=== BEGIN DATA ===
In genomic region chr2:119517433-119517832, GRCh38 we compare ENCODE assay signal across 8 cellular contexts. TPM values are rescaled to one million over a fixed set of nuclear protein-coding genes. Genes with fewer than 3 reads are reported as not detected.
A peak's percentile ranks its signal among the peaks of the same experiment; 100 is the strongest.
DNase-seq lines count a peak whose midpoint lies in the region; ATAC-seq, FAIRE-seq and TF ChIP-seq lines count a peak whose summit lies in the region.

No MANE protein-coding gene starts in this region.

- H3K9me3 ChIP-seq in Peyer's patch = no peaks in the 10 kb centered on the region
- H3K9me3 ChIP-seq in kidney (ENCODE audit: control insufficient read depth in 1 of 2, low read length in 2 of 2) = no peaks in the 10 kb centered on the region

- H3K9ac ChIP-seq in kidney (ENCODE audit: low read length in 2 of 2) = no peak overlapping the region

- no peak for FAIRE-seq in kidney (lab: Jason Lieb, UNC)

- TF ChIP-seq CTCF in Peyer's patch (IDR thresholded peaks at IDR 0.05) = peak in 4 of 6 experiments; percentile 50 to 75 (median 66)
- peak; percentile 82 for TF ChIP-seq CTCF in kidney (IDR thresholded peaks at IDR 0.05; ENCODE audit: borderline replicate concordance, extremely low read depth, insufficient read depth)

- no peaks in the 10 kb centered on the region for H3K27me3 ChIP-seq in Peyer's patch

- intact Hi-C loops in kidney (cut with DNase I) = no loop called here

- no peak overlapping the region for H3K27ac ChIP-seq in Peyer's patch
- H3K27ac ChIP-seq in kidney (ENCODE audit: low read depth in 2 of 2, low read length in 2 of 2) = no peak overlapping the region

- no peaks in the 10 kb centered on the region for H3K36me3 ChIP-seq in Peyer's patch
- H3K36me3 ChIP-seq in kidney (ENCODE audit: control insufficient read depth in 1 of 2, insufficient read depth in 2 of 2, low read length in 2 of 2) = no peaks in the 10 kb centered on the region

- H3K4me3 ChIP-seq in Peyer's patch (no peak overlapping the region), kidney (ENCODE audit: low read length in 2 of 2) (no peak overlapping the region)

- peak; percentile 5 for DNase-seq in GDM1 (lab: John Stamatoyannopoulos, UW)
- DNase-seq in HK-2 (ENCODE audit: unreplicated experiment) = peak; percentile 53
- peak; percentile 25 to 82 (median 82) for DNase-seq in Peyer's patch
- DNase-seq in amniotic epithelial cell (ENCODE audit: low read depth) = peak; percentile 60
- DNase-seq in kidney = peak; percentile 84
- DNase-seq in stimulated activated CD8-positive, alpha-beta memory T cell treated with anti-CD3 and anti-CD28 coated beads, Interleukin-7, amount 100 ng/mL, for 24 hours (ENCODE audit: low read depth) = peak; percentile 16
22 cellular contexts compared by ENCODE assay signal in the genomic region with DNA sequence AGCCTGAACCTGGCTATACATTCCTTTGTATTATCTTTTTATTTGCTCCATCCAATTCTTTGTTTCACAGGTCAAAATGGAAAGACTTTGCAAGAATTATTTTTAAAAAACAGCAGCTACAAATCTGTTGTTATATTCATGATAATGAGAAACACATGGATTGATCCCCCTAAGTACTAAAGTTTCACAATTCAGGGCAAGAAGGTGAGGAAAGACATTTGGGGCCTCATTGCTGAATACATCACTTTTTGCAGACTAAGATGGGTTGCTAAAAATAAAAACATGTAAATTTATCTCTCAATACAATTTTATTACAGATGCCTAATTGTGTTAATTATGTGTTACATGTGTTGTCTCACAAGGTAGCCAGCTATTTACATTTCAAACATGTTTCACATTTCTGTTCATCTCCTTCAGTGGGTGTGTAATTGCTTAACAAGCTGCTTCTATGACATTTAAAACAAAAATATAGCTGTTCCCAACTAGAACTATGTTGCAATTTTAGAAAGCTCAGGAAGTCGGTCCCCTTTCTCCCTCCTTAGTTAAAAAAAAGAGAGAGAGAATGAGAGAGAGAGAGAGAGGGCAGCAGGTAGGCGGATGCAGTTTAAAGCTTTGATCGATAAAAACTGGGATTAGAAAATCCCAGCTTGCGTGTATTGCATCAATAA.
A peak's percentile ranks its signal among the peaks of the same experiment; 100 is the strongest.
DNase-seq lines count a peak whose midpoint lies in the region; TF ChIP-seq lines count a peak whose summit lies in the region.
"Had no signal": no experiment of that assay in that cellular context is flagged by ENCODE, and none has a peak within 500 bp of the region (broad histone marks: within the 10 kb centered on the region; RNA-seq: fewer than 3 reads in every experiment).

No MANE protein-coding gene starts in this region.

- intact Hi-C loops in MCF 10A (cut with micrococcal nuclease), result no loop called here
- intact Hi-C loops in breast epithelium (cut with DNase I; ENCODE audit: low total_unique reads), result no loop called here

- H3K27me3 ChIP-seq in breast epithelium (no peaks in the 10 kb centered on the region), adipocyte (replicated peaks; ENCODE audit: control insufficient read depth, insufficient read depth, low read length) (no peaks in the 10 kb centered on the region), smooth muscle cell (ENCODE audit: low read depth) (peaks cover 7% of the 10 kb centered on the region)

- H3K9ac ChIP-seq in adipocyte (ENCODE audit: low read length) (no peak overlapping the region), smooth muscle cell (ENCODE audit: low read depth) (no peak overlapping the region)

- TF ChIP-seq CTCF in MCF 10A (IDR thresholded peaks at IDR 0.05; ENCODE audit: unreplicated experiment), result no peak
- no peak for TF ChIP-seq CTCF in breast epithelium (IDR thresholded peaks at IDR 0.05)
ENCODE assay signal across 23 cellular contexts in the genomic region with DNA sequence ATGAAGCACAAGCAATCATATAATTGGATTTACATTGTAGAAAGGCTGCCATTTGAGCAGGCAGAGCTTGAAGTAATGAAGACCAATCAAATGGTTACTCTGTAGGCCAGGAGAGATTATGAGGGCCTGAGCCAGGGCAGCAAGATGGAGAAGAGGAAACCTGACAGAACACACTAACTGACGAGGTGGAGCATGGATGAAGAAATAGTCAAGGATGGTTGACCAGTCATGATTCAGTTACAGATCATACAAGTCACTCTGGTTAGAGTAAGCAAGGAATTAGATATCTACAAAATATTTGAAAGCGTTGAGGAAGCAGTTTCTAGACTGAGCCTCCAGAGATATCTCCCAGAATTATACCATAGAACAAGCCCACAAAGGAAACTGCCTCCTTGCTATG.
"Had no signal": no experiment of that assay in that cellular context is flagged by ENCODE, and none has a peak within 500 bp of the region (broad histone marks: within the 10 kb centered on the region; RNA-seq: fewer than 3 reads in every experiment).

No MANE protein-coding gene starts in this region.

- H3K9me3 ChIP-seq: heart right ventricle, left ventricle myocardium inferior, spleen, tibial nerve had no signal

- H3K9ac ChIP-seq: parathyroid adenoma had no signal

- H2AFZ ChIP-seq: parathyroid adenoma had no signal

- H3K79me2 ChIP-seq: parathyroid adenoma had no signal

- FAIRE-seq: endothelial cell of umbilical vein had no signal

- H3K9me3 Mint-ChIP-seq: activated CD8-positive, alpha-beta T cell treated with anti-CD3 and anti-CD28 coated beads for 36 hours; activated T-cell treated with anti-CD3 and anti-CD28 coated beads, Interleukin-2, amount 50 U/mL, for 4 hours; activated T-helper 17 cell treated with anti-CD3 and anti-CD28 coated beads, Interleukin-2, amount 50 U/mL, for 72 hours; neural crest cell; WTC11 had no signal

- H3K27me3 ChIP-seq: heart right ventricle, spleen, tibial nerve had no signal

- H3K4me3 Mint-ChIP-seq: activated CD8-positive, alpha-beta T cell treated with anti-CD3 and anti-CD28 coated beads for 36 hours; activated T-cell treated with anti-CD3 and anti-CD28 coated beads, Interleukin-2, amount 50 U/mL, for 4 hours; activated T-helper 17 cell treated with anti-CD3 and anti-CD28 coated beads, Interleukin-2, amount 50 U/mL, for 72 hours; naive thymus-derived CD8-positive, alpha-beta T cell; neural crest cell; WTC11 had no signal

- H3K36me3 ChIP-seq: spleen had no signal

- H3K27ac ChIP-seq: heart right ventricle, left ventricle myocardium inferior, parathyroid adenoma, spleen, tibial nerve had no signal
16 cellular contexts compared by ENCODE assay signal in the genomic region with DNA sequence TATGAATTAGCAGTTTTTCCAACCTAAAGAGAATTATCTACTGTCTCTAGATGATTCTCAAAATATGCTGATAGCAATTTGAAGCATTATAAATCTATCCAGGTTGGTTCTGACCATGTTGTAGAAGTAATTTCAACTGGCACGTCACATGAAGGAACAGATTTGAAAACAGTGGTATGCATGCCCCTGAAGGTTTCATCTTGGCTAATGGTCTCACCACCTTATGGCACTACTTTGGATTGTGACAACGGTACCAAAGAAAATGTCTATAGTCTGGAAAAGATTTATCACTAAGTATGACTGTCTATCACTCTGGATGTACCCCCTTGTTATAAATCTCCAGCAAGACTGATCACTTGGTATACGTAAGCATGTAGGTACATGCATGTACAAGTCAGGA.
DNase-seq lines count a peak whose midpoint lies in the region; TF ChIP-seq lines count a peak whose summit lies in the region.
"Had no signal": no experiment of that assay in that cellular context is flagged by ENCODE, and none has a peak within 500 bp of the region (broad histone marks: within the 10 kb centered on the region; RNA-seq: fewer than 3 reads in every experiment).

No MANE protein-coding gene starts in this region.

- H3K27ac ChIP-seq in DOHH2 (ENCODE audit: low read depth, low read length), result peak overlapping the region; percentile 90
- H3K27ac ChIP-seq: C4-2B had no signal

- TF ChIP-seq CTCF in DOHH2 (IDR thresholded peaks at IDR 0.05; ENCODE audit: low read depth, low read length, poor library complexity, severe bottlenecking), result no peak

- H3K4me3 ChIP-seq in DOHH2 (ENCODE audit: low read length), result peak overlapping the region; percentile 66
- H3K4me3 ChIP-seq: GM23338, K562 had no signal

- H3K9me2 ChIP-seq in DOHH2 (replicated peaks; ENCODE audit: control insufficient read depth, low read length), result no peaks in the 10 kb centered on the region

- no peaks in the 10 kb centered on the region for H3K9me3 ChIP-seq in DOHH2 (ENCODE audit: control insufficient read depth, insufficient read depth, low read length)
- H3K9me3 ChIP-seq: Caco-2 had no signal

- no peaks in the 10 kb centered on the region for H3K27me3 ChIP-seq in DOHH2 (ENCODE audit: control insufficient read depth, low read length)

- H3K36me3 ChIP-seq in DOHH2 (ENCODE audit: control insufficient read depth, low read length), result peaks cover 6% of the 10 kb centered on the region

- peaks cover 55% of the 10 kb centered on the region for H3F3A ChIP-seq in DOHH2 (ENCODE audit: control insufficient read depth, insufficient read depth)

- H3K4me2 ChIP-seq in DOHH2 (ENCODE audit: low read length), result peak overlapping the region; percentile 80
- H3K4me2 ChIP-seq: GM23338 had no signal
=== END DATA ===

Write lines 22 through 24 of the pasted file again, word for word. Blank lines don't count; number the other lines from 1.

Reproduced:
- DNase-seq in kidney = peak; percentile 84
- DNase-seq in stimulated activated CD8-positive, alpha-beta memory T cell treated with anti-CD3 and anti-CD28 coated beads, Interleukin-7, amount 100 ng/mL, for 24 hours (ENCODE audit: low read depth) = peak; percentile 16
22 cellular contexts compared by ENCODE assay signal in the genomic region with DNA sequence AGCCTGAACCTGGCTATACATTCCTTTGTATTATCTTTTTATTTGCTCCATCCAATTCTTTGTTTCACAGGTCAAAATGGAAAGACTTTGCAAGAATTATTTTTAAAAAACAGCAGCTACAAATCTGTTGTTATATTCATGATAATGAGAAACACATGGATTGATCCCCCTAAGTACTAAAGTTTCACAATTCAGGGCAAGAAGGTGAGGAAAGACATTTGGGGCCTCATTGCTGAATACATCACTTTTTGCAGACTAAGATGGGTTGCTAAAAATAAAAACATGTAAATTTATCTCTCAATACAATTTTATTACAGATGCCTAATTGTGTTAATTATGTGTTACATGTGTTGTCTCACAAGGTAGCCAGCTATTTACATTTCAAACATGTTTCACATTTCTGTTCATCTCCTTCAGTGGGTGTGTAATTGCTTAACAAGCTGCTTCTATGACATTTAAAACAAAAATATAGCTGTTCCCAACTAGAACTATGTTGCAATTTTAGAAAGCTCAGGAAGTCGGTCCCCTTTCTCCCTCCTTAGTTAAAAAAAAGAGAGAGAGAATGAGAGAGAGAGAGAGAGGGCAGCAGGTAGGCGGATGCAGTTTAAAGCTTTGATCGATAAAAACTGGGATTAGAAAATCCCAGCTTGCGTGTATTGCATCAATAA.